[I]f we focus exclusively on the tension between the individual and the political, between self-interest and the general interest, we risk missing the essence of the present moment. … [T]he really important issue of the moment is somewhat different. It has to do with what I propose to call the denationalization of democracy.

… Take, for example, the secession of the wealthy: that is, the fact that the richest sliver of the population now lives in a world unto itself. … Today’s tax exiles are not numerous, perhaps a few thousand or tens of thousands per country. But many of them are well-known as industrial leaders or athletes or artists, so they have become the most glaring symbol of the separatism of the wealthy.

The segmentation of society is not limited to the wealthy. The very concept of similarity has changed: “There has been a tremendous reorganization of collective identities … as our sense of social proximity has fragmented.” We form groups based on similar characteristics — what economists call ‘assortative matching.’ Similarity no longer refers to similar conditions we experience in our own country.

Only a narrow set of sociocultural characteristics count in determining who is similar to whom. The concept of “similarity” has therefore lost its anthropological and democratic dimension. It has become a signifier of class. Contemporary societies are characterized not, as has been alleged, by diffuse “individualism” but rather by generalized social separatism.

Healthism’s contribution to increased inequality

We are also more aware of the segmentation of society and of the segment to which we belong. An argument could be made that the increase in healthism that started in the 1970s (increased awareness of risk, healthy lifestyles, life expectancy) made a significant contribution to this partitioning and thus to the increase in inequality that followed abandonment of welfare state policies and progressive taxation.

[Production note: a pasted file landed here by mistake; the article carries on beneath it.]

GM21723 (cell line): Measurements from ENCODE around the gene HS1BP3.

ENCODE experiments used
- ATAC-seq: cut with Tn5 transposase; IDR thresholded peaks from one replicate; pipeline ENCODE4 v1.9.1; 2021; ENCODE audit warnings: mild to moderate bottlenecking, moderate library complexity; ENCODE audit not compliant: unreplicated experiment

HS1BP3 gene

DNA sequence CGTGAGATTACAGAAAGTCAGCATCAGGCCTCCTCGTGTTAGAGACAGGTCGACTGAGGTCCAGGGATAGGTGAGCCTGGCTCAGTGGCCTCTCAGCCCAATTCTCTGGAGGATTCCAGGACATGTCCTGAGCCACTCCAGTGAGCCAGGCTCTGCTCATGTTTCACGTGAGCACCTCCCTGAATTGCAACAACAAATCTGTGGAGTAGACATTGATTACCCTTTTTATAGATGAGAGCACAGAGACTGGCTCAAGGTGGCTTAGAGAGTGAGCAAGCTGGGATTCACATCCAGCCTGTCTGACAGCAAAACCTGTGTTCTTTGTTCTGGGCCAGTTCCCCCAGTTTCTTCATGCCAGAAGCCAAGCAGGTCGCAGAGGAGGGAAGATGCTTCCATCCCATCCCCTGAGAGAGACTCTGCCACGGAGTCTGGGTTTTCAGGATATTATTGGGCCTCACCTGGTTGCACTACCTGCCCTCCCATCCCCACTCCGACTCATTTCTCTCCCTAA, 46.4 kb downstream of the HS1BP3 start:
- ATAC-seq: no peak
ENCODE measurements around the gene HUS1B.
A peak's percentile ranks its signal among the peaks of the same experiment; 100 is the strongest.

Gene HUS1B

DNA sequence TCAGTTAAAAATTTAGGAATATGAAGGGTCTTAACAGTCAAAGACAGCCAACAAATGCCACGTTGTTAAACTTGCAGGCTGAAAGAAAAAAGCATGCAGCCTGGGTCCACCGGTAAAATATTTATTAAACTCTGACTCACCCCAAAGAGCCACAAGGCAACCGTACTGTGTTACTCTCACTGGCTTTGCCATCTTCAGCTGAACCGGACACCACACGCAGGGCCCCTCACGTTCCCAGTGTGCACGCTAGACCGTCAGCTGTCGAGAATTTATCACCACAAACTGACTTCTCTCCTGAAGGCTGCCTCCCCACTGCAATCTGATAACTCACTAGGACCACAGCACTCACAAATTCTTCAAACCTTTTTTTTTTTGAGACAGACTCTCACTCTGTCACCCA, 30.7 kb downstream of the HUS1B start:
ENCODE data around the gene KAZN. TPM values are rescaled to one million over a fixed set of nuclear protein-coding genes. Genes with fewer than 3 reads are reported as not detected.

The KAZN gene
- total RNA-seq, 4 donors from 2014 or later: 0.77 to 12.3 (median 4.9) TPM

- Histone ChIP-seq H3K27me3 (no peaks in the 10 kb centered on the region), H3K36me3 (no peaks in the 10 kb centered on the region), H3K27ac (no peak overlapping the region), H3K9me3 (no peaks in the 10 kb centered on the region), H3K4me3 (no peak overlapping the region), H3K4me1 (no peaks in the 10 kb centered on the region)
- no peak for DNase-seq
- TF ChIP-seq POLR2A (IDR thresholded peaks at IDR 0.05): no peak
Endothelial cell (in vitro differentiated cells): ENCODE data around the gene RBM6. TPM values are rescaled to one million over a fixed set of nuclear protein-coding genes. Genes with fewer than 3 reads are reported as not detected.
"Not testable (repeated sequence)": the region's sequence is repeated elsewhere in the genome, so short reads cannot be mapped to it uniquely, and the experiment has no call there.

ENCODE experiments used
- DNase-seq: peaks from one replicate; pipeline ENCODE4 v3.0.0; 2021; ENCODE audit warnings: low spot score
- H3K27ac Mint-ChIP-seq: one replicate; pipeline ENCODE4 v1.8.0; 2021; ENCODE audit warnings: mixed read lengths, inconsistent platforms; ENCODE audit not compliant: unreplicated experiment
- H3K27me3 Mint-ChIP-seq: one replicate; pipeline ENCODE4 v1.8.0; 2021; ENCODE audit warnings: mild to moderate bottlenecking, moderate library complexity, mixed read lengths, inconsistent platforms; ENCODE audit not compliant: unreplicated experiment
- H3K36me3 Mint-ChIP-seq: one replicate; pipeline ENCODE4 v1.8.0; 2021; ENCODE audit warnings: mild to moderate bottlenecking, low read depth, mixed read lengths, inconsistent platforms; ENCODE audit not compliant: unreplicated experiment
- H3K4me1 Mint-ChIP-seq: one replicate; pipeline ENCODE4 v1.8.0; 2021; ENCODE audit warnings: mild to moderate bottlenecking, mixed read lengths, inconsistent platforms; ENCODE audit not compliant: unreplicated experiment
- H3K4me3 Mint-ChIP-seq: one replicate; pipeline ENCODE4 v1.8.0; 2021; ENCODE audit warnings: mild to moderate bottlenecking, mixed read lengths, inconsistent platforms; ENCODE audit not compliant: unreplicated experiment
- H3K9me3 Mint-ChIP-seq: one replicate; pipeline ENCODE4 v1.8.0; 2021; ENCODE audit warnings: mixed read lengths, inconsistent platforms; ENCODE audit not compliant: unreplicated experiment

Human beings … are less likely to feel solidarity if they perceive a link between individual choices and outcomes. .

Once we can anticipate our health, our longevity, and our position in society, we are no longer behind John Rawls’s ‘veil of ignorance,’ where inequalities are acceptable only if they benefit the most disadvantaged (since — who knows — that could be me). When it comes to health and economic opportunities, we believe we know who is disadvantaged and who is not. And if we know it’s not us, we are less motivated to care.

There’s much more to be gained from the insights in The Society of Equals, but I’ll leave that for some other time.

Related posts:
Interrogating inequality: An annoying article
Interrogating inequality: Some good news
Interrogating inequality: Tony Judt
How we came not to care: Historical trends
How we came not to care: Oligarchy of the elite
Income inequality and American politics
Why is it so hard to reform health care? The historical background
What is healthism? (part one)
Healthy lifestyles: Social class. A precarious optimism
On healthism, the social determinants of health, conformity, & embracing the abnormal: (2) Economics & the socio-political
For U.S. health care, some are more equal than others
Daniel T. Rodgers on equality and inequality
Joseph Stiglitz on inequality

Image source: Hannah Arendt Center

Resources:

Pierre Rosanvallon (2013), The Society of Equals

Paul Starr, A Different Road to a Fair Society, The New York Review of Books, May 22, 2014 (paywall)

John Rawls, A Theory of Justice